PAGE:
The 2019 Insurance Classic Motor Show : DO YOU REMEMBER THE HILLMAN SUPER MINX? The 2019 Insurance Classic Motor Show : DO YOU REMEMBER THE HILLMAN SUPER MINX?
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For many of us it is the smallest details of an old car that can evoke such powerful memories – the transmission whine on a Vauxhall Viva HB, the tip-up seats on a four-door Morris 1100 – and the oval shaped interior mirror on a 1965 Hillman Super Minx. The myth of the 1960s is that virtually everyone drove a Moke, a Cooper S or a Jaguar E-Type but the reality was often more one of hair-cream, fading sandwiches in a saloon bar display and a two-tone Hillman parked on a suburban driveway.

The Super Minx was originally intended as a replacement for the Minx “Audax” but it was eventually decided to build it as a supplementary model. From a marketing perspective this may have given the Rootes Group a new car but it also complicated their line-up of medium-sized cars. The first in the new line-up was the upmarket Singer Vogue, which debuted in July 1961, followed four months later by the Super Minx.

The latest Hillman cost £160 more than its Minx stablemate but it seemed more imposing, even if it is actually shorter than a modern Ford Focus. Its image was arguably more youthful than the Austin A60 Cambridge/Morris Oxford Series VI, more flamboyant than a Vauxhall Victor FB and while it did not look as dramatic as a Ford Consul Classic, the Super Minx certainly had a quasi-American air. Rootes reassured potential buyers that ‘the fins are clearly visible through the rear screen, as a guide for reversing’ – i.e. they had a practical as well as a stylistic purpose. There was also a fresh air vent in the driver’s foot well, a split bench front seat that was ‘figure contoured’ and ‘Power. Energy. Vitality’ from the 1.6 litre engine. Here, the sales campaigns strongly inferred, was a family car for the motorway age, and one with ‘zestful performance’ too.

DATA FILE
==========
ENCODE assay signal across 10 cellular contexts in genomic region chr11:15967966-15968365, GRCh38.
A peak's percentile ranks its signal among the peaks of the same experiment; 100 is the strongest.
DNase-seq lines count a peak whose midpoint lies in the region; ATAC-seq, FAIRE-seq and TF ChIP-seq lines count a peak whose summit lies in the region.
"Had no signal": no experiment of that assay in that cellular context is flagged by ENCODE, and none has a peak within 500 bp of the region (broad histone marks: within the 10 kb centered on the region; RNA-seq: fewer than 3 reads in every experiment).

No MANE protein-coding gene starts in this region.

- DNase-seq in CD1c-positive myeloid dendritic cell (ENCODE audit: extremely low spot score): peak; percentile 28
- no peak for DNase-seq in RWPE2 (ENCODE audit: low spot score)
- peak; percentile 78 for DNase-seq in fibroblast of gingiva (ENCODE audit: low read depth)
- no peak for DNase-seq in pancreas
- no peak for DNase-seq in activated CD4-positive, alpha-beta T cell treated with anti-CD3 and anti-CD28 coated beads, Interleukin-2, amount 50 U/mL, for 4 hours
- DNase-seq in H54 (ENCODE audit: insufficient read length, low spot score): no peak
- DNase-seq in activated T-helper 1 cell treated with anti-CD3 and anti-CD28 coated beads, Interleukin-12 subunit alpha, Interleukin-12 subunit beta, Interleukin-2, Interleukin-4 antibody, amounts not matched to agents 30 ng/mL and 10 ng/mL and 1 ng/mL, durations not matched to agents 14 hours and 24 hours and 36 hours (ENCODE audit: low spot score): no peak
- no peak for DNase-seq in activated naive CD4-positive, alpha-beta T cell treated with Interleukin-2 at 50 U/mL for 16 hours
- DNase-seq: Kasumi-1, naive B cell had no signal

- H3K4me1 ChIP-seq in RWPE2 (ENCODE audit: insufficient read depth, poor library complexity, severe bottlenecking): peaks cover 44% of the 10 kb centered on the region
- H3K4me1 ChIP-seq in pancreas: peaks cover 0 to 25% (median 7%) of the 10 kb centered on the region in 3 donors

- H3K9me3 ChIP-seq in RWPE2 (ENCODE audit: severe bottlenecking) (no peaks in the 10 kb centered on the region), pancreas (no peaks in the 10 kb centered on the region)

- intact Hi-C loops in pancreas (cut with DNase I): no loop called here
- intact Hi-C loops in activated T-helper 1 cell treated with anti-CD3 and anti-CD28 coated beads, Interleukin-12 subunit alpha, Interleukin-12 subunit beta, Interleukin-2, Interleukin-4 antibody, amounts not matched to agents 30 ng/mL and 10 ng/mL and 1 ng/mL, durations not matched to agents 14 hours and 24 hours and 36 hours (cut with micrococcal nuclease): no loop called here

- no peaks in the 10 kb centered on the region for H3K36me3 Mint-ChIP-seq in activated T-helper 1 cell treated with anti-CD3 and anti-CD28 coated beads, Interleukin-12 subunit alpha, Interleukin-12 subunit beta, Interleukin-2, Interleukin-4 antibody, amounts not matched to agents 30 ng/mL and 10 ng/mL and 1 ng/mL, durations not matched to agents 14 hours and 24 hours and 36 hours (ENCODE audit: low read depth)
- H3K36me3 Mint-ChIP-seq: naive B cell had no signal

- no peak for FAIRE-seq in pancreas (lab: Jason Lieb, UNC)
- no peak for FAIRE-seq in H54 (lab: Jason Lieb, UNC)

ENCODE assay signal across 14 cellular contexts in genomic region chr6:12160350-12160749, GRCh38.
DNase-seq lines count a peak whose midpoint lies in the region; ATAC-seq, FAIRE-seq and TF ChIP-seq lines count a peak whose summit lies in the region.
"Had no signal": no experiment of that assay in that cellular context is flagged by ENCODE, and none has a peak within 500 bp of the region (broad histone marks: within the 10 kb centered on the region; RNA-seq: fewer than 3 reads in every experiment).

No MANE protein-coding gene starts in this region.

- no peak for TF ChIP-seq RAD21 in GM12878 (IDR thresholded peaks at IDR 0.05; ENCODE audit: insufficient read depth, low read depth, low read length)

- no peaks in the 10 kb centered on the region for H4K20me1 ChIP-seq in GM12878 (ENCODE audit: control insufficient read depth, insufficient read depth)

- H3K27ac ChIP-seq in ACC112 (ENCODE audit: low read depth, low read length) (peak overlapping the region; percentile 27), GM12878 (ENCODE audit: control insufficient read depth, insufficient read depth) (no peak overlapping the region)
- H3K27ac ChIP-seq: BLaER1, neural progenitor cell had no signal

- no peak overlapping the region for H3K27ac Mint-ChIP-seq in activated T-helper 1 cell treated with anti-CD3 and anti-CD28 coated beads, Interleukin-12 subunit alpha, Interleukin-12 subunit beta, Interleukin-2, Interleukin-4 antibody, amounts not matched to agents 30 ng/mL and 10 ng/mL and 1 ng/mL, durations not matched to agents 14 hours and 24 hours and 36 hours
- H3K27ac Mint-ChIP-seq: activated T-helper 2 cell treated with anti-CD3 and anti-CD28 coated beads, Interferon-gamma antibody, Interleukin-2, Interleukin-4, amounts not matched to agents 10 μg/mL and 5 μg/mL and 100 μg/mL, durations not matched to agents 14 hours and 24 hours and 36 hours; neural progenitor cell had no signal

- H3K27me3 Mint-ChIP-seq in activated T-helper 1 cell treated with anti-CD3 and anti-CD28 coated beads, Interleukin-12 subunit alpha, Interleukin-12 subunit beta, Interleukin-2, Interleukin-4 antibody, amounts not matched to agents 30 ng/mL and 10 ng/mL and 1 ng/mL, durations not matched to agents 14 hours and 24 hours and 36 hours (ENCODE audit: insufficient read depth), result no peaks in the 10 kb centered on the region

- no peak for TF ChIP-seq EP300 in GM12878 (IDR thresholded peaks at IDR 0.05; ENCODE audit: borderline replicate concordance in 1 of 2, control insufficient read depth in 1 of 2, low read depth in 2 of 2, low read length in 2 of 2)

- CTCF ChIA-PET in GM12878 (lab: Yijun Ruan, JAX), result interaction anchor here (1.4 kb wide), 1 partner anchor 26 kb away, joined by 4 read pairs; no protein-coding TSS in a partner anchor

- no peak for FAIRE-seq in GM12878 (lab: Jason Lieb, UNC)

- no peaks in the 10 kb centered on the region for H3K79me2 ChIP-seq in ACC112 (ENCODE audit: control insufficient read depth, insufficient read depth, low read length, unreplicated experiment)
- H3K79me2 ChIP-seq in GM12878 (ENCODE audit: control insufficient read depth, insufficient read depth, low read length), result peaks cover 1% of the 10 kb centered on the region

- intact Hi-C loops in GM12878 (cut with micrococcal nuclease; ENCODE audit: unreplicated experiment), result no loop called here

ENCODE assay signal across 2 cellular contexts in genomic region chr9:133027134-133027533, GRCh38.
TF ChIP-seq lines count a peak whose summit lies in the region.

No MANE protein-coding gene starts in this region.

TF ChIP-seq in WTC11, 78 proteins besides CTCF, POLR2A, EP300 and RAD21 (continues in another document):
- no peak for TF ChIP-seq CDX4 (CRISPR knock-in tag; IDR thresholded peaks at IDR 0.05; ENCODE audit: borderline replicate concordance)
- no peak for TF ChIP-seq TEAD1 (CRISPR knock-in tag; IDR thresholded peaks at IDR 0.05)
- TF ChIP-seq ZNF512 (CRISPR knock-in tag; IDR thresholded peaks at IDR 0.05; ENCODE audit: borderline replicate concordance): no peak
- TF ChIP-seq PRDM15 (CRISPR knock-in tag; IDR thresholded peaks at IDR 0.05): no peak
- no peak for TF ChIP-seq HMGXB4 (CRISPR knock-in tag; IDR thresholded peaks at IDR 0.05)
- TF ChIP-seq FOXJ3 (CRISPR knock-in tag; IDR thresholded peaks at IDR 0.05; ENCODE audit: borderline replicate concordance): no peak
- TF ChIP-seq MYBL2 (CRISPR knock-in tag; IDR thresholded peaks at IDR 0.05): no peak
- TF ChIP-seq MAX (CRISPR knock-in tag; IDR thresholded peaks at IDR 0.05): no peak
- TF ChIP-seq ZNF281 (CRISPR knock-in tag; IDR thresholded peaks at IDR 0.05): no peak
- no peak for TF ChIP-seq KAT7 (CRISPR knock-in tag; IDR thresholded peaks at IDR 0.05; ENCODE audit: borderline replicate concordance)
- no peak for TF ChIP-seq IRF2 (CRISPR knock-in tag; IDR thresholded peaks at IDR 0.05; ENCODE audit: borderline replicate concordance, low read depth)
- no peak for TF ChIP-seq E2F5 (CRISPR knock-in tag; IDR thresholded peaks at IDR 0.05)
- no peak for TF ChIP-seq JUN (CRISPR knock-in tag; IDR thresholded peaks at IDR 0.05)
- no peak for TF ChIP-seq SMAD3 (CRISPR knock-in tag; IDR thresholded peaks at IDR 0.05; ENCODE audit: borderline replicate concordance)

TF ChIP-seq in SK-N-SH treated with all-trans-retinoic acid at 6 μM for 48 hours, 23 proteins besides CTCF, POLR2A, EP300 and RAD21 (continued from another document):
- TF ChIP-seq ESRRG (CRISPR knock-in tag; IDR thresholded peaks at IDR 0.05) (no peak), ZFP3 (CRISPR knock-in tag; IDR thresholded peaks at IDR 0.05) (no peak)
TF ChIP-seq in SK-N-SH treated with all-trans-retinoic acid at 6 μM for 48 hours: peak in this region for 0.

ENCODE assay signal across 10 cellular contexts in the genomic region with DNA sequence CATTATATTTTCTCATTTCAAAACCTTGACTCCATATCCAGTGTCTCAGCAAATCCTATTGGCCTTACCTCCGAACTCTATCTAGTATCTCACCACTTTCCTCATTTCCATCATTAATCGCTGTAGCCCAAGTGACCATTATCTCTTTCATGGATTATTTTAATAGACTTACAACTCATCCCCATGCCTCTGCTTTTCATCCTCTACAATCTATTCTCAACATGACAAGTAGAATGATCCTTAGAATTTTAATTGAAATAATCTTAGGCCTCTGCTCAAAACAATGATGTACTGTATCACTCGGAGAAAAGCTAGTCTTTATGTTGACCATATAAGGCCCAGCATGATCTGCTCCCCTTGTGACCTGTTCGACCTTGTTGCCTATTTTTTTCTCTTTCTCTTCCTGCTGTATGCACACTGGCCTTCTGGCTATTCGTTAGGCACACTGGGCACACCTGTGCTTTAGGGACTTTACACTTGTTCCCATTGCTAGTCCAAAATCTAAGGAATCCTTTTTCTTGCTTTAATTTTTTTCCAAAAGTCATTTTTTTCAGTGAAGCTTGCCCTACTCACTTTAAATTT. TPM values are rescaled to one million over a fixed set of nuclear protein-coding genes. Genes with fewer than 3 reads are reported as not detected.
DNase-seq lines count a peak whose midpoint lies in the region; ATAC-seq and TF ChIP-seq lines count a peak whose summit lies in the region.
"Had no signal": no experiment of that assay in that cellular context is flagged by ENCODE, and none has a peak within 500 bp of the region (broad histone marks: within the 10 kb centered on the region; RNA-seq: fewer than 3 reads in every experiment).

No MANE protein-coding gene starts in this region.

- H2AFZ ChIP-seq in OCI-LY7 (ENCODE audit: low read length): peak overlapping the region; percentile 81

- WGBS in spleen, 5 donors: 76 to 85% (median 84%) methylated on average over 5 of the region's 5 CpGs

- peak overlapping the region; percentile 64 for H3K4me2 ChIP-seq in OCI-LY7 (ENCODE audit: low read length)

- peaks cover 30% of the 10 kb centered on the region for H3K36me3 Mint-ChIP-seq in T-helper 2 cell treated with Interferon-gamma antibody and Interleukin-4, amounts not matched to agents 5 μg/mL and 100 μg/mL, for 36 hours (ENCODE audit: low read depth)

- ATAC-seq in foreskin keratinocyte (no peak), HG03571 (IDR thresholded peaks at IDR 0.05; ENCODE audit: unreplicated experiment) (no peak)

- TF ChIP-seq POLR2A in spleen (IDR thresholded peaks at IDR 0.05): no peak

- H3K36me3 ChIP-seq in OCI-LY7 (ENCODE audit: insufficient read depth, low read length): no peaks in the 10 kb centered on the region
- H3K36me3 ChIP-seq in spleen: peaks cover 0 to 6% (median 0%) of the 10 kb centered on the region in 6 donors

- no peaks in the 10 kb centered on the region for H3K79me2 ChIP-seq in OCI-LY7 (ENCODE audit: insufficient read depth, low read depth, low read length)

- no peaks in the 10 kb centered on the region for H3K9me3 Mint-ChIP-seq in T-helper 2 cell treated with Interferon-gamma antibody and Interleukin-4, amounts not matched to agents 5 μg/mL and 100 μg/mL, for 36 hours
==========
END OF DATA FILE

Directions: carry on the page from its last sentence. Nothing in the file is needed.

By 1962 the Super Minx Mk. II gained front disc brakes and was available as a rather handsome estate with a horizontally divided tailgate and, for those with dreams of California but an East Cheam bank balance, a very appealing convertible. The last-named was dropped in 1964 shortly before the debut of the Mk. III, which in saloon guise featured a new semi-razor-edged roofline which mirrored the latest generation of big Humbers. There was now synchromesh on first gear, the facia was now decorated with timber and reclining front seats, a very unusual fitting in a British family car of that period, were standard. For £768 17s 1d (seat belts an extra £4 15s per set) the Super Minx Mk. III represented quite a bargain; ‘a family car, designed for long and faithful service, and as such should give much satisfaction’ to quote Autocar.

From autumn of 1965 the Super Minx was powered by a new 1,725cc engine before it was replaced in 1966 by the Hillman Hunter, the estate version lasting until 1967. The latest generation of Rootes’ “Arrows” embodied a decade of concrete multi-storey car parks and urban clearways while the older model seemed to hail from the last drainpiped leg of the Teddy Boy era. It may not have offered blistering performance but it is a vehicle of genuine and lasting charm, as demonstrated by this quite wonderfully naff footage of the 1962 London Motor Show.  




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